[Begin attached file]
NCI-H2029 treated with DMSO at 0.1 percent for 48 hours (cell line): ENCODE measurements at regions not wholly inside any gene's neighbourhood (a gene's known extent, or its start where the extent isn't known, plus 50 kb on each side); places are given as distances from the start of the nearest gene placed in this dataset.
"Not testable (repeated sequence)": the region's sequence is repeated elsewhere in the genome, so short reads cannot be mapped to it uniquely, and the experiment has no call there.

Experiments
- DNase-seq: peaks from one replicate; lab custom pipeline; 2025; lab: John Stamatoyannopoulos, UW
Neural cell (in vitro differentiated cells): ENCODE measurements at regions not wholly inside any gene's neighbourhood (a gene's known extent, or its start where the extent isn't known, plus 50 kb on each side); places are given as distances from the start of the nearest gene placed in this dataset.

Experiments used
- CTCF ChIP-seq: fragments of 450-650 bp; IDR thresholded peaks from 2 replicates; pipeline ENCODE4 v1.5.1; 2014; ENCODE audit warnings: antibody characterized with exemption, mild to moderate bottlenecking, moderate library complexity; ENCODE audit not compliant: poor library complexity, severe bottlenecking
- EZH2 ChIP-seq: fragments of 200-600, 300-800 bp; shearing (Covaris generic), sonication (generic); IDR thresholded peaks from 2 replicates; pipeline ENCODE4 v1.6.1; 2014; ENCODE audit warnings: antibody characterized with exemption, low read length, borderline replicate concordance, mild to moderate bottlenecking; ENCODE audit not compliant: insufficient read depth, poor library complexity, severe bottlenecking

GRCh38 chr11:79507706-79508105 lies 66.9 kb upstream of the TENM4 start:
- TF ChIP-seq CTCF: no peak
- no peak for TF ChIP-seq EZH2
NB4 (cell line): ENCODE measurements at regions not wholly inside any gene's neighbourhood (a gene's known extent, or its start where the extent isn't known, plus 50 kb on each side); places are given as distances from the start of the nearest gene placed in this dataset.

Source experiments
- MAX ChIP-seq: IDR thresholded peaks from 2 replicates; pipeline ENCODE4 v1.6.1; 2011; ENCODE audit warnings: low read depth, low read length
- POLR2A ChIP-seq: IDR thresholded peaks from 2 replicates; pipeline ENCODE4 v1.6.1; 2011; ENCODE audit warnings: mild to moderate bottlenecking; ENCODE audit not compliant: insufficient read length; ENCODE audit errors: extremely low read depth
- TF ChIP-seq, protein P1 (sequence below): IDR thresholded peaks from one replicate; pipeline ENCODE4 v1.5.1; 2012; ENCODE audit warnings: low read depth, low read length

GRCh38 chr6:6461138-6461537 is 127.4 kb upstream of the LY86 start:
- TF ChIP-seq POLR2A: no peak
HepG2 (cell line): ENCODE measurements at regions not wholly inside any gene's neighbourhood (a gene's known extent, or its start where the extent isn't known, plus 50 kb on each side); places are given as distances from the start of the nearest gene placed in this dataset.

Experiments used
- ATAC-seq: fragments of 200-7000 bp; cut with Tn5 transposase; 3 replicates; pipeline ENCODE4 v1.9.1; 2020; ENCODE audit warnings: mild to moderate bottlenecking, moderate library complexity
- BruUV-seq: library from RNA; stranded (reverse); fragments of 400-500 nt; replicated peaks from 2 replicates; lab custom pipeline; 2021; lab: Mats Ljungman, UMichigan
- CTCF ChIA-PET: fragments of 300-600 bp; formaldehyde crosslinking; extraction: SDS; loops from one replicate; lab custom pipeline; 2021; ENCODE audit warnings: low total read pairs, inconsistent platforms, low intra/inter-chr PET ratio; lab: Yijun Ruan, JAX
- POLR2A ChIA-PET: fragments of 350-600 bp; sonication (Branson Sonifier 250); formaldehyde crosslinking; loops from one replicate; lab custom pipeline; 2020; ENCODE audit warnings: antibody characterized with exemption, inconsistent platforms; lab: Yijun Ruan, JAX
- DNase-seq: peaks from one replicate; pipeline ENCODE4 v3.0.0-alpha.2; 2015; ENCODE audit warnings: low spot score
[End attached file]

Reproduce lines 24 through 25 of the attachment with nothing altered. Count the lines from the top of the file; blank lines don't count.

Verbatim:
- POLR2A ChIA-PET: fragments of 350-600 bp; sonication (Branson Sonifier 250); formaldehyde crosslinking; loops from one replicate; lab custom pipeline; 2020; ENCODE audit warnings: antibody characterized with exemption, inconsistent platforms; lab: Yijun Ruan, JAX
- DNase-seq: peaks from one replicate; pipeline ENCODE4 v3.0.0-alpha.2; 2015; ENCODE audit warnings: low spot score